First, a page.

Nothing Says Welcome Like a Hubcap
For many years, I lived in rural sections of Wilbraham on acres and acres of land. Every December, I'd cut branches of white pine, hemlock, blue spruce, yew, holly, mountain laurel, and whatever else I could get my hands on that was green. I'd make wreaths and swags and kissing balls. I'd festoon the bay windows and doorways with garlands. I'd twine roping around the front doors, railings and banisters. I was a regular Martha Stewart around the holidays.
Since moving to downtown Springfield, I've had less time and less access to evergreenery. Yet I've usually still managed to scrounge stuff, like the times I came upon the downed pine tree, or the abandoned Christmas tree lot with its pile of leftover branches, or the giveaway last year at Walmart. This year, however, I had no such luck. I had a tree, but that was about it.
Well, I also had some oversized glass balls that I'd been stockpiling, but had never used. Amir, always a good sport, agreed to put them up for me on the porch. I gave him instructions to hang them at different heights, and left the rest to him. I think he did a pretty good job.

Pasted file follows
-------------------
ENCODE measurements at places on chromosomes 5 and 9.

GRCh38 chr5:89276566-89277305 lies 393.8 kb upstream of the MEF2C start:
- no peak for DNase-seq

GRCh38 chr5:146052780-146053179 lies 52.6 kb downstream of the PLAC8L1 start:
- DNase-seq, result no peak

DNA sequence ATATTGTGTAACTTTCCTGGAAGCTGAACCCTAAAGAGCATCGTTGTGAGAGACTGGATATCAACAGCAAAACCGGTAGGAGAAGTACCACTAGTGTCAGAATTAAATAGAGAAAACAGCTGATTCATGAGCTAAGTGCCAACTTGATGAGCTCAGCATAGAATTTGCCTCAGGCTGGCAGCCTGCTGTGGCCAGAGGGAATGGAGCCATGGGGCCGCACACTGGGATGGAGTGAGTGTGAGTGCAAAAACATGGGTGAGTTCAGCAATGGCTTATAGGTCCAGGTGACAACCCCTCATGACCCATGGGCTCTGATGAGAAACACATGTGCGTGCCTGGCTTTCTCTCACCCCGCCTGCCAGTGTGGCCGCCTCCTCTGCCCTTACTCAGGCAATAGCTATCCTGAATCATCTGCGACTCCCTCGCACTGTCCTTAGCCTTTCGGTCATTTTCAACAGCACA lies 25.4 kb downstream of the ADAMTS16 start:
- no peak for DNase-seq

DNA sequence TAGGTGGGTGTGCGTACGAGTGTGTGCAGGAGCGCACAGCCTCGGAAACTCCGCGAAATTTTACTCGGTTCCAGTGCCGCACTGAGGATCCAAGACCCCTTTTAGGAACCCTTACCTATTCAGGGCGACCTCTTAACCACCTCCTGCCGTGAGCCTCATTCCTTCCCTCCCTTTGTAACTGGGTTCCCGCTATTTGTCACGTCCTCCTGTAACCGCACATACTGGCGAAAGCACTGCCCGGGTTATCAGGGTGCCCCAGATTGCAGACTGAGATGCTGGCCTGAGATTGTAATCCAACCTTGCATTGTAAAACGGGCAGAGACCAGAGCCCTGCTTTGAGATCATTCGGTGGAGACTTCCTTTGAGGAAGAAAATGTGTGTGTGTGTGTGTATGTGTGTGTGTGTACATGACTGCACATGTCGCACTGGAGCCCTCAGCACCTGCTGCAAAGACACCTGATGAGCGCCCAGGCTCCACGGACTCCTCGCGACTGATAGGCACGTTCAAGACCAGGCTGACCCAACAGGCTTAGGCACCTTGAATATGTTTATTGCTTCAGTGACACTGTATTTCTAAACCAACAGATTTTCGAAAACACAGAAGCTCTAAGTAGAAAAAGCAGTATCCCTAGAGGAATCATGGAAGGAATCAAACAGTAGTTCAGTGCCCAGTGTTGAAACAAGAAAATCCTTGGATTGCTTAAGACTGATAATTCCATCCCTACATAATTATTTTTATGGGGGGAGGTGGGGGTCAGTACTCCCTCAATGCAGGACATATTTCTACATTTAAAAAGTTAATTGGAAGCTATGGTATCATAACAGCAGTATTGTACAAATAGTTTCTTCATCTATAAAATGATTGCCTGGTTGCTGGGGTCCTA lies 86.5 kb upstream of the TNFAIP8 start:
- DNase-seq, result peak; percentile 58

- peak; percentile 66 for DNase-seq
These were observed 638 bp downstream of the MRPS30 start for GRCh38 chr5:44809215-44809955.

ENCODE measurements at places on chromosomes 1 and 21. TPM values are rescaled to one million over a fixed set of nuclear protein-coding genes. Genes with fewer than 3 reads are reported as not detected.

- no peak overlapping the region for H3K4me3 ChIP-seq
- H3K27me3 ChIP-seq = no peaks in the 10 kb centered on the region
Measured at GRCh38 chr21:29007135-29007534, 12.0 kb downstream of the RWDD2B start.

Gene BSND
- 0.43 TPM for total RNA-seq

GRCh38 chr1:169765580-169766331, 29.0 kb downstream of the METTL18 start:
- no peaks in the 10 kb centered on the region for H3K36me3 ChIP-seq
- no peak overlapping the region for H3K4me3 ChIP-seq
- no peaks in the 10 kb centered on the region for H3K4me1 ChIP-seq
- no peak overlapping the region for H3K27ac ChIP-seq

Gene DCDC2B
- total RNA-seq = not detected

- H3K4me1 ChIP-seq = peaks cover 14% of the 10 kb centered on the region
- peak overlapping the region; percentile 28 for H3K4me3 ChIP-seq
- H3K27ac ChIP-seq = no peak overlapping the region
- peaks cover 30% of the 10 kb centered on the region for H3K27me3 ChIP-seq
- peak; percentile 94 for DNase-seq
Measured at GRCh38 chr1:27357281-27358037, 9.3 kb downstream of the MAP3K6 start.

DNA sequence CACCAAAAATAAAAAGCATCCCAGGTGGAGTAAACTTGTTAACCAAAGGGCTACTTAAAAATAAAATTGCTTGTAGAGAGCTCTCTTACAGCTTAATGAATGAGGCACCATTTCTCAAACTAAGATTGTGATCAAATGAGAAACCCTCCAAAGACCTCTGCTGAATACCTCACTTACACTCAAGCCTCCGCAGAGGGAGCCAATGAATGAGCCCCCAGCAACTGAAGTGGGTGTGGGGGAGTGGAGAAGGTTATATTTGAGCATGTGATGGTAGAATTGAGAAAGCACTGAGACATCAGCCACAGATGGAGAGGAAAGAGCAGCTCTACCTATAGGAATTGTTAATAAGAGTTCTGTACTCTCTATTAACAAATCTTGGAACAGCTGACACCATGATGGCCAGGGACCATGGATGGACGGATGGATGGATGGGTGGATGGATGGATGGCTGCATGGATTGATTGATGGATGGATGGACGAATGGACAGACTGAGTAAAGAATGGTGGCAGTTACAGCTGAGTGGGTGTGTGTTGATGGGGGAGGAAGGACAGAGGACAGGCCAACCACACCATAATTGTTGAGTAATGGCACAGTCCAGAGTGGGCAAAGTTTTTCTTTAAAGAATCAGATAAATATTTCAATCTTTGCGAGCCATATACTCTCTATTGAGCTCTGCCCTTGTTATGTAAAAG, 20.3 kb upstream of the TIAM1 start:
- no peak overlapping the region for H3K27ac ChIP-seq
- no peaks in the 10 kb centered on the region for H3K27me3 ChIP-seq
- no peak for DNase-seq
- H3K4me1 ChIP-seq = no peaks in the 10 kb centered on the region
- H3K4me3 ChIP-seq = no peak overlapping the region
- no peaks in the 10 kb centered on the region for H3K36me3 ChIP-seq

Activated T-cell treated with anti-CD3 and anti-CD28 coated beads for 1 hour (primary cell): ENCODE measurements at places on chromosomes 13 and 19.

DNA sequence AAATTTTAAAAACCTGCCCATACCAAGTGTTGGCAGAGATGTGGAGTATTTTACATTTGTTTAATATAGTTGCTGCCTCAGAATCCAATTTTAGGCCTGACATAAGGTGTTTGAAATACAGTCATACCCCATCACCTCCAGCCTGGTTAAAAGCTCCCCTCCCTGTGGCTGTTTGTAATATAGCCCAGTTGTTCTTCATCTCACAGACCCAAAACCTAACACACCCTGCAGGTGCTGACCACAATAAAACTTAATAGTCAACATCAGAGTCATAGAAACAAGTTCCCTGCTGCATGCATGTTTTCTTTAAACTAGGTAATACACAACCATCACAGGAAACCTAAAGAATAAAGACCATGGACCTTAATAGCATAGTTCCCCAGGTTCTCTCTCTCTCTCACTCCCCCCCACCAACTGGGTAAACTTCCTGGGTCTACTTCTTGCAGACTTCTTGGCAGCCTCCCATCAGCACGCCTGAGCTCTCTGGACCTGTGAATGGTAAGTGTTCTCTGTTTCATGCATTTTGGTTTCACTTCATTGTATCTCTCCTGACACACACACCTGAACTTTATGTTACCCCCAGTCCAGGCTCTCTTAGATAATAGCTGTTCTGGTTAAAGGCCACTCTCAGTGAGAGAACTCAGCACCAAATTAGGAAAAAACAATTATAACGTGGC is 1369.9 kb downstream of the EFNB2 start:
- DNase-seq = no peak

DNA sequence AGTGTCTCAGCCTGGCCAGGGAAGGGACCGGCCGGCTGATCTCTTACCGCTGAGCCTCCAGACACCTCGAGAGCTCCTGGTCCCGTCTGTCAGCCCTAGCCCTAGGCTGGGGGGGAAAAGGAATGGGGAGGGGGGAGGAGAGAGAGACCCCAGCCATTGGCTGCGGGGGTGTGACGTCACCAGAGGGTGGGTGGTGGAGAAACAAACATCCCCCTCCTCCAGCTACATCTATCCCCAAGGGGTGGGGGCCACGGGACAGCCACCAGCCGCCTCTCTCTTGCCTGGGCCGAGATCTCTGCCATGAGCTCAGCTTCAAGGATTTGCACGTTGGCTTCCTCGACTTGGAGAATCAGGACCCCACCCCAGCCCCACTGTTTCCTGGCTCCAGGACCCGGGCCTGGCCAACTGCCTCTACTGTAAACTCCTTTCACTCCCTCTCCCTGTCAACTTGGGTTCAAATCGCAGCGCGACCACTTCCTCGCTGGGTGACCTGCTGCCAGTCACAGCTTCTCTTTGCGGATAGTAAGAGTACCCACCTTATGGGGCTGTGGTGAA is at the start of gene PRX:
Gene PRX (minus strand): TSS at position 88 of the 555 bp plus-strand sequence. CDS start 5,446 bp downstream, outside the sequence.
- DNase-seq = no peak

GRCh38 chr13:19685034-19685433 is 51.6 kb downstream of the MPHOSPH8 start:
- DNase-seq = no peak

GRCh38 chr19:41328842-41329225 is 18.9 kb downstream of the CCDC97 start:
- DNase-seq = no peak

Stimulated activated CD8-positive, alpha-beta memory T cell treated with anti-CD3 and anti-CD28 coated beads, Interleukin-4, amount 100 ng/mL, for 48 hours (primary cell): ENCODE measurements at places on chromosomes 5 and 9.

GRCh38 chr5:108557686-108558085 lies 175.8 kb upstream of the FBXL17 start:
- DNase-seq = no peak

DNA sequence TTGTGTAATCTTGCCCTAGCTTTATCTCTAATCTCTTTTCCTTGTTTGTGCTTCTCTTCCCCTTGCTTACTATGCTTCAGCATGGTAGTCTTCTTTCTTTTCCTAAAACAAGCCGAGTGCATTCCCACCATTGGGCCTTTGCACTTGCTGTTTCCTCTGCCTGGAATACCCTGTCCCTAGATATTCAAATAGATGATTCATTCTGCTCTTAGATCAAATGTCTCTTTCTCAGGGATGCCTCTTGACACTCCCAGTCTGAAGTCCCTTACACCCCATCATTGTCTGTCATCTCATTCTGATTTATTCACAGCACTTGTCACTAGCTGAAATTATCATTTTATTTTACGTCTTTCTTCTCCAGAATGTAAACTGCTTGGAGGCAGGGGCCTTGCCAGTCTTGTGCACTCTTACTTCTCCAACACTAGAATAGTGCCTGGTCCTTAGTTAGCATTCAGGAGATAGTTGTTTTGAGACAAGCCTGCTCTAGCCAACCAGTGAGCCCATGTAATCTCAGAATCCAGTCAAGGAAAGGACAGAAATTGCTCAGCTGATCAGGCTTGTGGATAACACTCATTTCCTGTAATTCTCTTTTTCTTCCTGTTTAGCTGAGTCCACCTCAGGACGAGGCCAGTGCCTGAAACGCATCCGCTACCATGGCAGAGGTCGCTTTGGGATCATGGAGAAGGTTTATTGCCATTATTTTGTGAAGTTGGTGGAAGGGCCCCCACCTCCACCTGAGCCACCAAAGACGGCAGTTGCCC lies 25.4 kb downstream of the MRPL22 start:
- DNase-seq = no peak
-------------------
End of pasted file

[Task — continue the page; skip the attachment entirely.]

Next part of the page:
I snipped enough off my scraggly backyard pine tree and pathetic little holly bush to make one swag over the kitchen door. No way I could stretch the stuff into a pair of wreaths for the double doors, though. I was feeling very frustrated, but then I thought, why not just let yourself go with the urban flow? The essence of a wreath is its circular form, and circular forms you've got aplenty. Even two that match. I knew I was collecting those hubcaps for something.